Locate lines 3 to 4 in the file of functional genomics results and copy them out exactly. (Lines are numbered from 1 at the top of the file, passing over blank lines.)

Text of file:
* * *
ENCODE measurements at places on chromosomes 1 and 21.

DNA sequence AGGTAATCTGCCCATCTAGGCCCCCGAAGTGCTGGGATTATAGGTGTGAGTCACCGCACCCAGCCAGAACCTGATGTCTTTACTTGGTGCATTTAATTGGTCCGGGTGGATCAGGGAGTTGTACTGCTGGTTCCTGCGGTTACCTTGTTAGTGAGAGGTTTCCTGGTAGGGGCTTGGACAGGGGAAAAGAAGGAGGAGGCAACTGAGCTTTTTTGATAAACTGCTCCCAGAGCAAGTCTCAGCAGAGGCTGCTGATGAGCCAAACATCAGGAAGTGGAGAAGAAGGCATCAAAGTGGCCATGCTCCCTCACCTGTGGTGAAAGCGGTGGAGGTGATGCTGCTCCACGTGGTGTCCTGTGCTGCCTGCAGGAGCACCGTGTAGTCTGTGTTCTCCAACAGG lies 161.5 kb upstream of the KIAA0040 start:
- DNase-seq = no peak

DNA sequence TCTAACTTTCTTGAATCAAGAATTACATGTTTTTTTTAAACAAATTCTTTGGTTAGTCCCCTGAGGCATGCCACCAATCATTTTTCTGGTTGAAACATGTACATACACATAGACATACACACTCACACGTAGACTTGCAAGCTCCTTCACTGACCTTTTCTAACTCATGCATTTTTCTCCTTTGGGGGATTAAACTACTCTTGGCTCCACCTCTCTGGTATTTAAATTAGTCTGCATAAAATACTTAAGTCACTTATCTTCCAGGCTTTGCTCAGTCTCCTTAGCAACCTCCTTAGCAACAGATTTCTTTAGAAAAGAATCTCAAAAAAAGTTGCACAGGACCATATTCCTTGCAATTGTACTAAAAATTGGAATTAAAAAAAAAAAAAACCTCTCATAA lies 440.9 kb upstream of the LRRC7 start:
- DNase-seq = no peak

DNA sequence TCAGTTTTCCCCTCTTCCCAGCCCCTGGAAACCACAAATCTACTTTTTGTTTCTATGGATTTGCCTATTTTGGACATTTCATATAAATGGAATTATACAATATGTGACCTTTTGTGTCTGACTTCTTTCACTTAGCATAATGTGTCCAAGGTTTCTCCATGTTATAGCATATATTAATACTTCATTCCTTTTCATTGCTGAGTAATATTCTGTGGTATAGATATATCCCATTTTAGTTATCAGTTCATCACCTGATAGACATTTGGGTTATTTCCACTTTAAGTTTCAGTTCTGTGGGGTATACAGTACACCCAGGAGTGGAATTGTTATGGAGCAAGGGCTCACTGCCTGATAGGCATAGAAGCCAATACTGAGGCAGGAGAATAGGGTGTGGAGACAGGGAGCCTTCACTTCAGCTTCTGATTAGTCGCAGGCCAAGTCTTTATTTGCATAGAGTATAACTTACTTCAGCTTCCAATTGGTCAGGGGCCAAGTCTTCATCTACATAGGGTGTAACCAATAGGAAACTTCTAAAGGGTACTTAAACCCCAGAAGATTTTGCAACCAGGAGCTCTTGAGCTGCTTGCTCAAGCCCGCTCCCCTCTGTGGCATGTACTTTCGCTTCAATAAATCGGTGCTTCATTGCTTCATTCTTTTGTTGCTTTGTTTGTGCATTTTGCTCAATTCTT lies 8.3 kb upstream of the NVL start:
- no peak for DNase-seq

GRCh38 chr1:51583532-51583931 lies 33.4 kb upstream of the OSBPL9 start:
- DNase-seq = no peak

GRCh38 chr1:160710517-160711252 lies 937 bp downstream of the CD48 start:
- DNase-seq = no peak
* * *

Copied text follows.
- DNase-seq = no peak

DNA sequence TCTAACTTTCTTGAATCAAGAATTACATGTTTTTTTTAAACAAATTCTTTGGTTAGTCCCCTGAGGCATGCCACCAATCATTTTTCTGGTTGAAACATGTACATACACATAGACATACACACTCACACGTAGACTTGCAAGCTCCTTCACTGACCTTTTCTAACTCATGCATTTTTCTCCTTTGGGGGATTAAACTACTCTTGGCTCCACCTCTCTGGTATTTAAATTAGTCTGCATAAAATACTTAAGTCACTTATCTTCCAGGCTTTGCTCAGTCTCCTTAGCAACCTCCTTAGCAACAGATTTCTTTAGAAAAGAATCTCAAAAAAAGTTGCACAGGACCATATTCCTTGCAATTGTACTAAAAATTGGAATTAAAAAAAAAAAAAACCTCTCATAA lies 440.9 kb upstream of the LRRC7 start: